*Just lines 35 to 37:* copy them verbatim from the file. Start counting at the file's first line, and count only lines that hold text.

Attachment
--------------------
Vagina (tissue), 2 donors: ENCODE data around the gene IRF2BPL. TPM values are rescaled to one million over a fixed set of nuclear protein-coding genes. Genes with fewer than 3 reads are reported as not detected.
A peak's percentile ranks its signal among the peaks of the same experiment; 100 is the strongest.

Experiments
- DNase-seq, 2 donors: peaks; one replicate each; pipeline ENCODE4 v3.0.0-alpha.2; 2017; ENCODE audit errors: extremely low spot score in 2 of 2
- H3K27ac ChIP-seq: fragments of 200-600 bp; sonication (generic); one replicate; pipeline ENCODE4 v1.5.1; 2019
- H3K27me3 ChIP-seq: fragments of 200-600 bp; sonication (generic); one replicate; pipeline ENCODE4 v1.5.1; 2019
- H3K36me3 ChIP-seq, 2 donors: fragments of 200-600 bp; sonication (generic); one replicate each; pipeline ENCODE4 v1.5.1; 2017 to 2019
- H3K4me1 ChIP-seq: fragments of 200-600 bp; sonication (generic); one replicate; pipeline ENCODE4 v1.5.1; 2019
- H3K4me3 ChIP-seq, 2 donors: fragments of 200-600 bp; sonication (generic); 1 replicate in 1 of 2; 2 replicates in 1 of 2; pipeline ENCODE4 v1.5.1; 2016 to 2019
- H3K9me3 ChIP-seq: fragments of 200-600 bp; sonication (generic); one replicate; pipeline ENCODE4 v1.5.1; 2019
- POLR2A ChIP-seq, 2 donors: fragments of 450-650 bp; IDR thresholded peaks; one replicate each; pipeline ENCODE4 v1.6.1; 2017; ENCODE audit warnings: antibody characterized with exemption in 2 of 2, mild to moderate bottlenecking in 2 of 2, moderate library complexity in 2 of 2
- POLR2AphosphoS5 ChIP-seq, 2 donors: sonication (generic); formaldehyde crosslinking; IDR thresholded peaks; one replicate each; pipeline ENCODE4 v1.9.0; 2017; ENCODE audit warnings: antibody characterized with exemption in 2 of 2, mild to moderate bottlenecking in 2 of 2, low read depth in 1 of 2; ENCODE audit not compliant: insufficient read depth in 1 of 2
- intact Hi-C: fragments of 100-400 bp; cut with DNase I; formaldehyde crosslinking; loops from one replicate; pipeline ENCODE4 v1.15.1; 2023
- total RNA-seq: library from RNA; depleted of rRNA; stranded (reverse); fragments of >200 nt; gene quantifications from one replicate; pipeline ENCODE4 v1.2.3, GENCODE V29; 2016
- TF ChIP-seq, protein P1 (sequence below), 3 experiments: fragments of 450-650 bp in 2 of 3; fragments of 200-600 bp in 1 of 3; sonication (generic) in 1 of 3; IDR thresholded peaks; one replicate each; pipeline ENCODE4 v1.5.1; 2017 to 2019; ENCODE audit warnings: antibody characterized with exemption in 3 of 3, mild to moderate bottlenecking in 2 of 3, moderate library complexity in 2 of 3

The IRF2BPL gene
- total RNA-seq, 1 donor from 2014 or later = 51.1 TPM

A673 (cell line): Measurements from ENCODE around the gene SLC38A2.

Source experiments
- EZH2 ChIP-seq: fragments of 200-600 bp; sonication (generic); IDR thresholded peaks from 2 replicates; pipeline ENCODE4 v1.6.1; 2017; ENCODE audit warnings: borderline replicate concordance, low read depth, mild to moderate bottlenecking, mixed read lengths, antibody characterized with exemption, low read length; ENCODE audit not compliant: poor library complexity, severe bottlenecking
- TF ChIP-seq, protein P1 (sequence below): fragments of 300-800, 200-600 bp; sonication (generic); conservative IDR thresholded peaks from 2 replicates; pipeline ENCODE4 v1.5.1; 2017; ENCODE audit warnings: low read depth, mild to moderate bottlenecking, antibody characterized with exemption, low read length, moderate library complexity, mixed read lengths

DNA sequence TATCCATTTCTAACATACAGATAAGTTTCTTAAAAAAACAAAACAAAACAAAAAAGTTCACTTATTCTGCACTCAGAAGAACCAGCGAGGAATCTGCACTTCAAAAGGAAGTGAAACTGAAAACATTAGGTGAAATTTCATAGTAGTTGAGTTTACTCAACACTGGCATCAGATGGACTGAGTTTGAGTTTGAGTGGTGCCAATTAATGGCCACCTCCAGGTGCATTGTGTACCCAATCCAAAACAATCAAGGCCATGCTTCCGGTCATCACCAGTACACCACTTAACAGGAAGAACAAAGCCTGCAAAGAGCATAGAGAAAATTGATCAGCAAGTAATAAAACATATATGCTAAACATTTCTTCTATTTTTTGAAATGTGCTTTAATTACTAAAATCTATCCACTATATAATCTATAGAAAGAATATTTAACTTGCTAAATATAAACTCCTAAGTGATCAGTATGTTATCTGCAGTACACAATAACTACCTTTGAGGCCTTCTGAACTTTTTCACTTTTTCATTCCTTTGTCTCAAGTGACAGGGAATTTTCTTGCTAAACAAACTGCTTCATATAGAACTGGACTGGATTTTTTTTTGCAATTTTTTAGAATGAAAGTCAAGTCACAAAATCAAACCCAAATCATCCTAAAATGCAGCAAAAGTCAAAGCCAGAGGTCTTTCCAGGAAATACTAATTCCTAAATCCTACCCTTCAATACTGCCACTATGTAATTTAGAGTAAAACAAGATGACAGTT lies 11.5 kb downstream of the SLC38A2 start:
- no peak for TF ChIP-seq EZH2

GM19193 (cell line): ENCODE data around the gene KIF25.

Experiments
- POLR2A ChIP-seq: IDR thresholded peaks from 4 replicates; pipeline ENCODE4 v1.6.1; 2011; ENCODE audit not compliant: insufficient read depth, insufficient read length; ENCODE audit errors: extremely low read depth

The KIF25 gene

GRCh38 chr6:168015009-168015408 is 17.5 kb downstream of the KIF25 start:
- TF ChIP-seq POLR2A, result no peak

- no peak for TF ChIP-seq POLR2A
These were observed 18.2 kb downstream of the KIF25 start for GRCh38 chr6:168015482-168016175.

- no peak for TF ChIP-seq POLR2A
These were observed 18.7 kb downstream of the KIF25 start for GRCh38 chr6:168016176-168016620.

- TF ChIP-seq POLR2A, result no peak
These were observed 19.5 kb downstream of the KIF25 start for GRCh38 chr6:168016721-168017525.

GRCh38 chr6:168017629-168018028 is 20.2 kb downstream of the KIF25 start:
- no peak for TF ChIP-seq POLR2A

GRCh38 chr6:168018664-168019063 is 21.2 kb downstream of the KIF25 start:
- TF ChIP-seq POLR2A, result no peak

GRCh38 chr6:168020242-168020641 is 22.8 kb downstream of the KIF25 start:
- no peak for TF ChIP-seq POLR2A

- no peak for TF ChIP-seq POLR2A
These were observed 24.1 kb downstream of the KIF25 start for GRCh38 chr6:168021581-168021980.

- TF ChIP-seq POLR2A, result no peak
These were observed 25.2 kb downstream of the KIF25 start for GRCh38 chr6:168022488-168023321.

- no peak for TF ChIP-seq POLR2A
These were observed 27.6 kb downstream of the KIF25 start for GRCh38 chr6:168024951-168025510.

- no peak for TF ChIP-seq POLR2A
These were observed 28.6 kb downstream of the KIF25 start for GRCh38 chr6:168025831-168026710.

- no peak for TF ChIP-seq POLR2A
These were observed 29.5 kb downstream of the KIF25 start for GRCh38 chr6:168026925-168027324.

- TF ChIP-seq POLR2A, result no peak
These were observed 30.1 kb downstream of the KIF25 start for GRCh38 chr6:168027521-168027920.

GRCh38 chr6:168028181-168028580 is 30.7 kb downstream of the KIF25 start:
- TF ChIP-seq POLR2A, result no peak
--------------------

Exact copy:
These were observed 19.5 kb downstream of the KIF25 start for GRCh38 chr6:168016721-168017525.

GRCh38 chr6:168017629-168018028 is 20.2 kb downstream of the KIF25 start:
- no peak for TF ChIP-seq POLR2A